If that seems like a polite way of saying that movie is a bit dated, that's about what I wanted it to seem like. But "dated" isn't the same thing as "bad," and while I truly do doubt that the viewer in 2008 will have much use for Jodorowsky's spiritual philosophy, the style with which he expresses that philosophy is often quite exciting. After all, I'm hardly the sort of person likely to say that being "a less sedate Buñuel" is a bad thing. Besides, El Topo invented the very concept of an underground movie, a film made for almost no money and released in tiny theaters (or now, on the festival circuit) until someone important notices it and helps it into wide release - in this case, a role filled by none less than John Lennon. You might even say that this film introduced the modern idea of the indie film, or at least the modern indie distribution format.
I have gotten of track; I'd meant to talk about the style of the film and why it remains so exciting nearly 40 years later. Essentially, El Topo is a film that constantly brushes up against the idea of narrative, only to kill its plotlines midway through, or loose interest in the main narrative line in favor of following its branches. There is first the sense that El Topo thinks of himself as a Zorro type, saving the poor and weak from the excessive cruelty of the military (a connection made stronger by his choice of an animal for his new identity; Topo the Mole as a parody of Zorro the Fox). This comes to a halt when he rescues a beautiful woman (Mara Lorenzio), who demands that he can only win her love by killing the four great gunmen in the desert. Goodbye to the avenger story, hello to the "trying to get the girl" story, except it doesn't take very long before El Topo and El Topo are more interested in the lessons that the four men preach than the theoretical goal of impressing the woman, and eventually he pretty much just leaves her, to end up in a plot about saving a group of deformed people who have been left in a cave by the beautiful people of the local town. That story is quickly consumed by an especially Buñuelian series of vignettes among the cave people and the townsfolk.
In the broadest sense, this is all an allegory for Christ coming to Earth wanting to do good, learning the spiritual truths that he will need to guide him, and then going forth to do good; a very hippie-friendly version of Christ's life it is, too, especially with the anti-organised-religion irony of the ending. I'm not going to try to force that reading on anybody, and I've refused to read or listen to any Jodorowsky's many commentaries on what the film "actually" means - just because a film is top-to-bottom symbolism doesn't mean that it's not just as susceptible to the Intentional Fallacy as anything else. I am here not to praise the film's meaning anyway; I'm much more interested in the way it moves through its narrative, sort of phase-by-phase, and the way that Jodorowsky lets his themes constantly overwhelm his story. It almost seems at times like the concept of the arthouse film observing itself; though El Topo is a catalogue of traditionally "arty" things for movies to do, with its religious symbolism and lack of narrative and lengthy patches of no dialogue and characters without names, but it's also constantly trying to be a regular ol' Western picture, a tale of a gunslinger saving the whomever. Coming at the end of the '60s, this tension between arthouse and multiplex storytelling is given an extra boost of meaning that nobody could have imagined at the time.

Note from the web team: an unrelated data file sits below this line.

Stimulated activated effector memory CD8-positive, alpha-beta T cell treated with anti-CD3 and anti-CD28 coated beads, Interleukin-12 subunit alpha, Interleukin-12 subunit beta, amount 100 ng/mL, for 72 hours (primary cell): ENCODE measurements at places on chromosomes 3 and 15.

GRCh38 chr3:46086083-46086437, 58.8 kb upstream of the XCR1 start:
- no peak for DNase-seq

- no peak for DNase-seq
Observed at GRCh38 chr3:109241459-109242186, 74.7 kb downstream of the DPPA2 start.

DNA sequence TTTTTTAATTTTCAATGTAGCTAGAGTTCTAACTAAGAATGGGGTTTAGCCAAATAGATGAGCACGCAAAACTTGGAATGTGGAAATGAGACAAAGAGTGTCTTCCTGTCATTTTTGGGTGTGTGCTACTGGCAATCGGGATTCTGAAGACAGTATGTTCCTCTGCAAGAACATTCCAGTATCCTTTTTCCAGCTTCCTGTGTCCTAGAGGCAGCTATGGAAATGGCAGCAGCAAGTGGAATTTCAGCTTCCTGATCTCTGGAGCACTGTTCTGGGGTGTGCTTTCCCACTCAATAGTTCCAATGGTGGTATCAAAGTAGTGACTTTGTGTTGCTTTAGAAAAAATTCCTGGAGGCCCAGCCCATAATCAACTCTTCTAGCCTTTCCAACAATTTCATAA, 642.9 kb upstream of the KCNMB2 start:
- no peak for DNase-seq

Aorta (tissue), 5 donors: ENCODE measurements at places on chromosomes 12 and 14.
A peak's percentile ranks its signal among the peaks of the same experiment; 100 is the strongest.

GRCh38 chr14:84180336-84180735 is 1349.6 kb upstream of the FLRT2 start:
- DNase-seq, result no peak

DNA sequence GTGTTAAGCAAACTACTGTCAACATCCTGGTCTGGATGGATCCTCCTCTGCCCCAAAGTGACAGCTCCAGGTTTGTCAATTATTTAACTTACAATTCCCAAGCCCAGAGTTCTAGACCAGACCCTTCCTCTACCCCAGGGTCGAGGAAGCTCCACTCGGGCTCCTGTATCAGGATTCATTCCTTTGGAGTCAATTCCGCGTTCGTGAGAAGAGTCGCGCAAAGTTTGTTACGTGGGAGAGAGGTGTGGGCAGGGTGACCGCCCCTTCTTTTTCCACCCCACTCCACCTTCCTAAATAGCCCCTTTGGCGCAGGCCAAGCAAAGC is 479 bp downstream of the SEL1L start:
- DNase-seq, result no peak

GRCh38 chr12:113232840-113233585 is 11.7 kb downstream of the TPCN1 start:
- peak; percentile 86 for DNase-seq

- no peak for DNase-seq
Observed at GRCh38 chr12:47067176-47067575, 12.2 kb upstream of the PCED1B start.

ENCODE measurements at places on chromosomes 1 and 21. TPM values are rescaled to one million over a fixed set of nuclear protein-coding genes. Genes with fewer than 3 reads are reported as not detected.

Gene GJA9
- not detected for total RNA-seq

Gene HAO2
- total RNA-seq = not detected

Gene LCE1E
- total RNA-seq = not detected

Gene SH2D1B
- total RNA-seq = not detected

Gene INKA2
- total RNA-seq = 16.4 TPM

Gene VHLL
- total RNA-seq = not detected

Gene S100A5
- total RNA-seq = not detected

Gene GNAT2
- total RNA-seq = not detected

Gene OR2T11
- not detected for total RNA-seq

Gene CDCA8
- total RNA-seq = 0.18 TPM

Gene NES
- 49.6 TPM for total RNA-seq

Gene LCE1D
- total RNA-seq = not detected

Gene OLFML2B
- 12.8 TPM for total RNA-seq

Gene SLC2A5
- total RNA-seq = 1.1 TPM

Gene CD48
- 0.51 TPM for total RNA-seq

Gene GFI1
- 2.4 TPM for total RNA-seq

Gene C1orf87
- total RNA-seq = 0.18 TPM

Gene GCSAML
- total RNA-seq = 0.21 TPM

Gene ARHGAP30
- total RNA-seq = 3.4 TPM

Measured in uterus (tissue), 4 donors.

All considerations of how El Topo treats narrative aside, there's one thing that I would be a fool to ignore, and that is the unbelievably beautiful cinematography by Rafael Corkidi. The color saturation in this film is almost unbearably intense, yet the palette is extremely limited: mostly the blue of the sky, the tan of the sand, the red of blood and the black of El Topo himself. Something about seeing a film of this vintage look as clean and colorful as it does seems entirely wrong - imagine if someone in the late 1990s was using three-strip Technicolor and you've prety much imagined what it looks like- and that ends up making the film seem more otherworldly than anything in its narrative or surreal imagery can do. It looks like a film literally not of its time. All the spiritual musing and surreal imagery in the world can't equal that, and the cumulative effect is to make El Topo one of the very few films about mysticism that actually seems plausibly tapped into the metaphysical.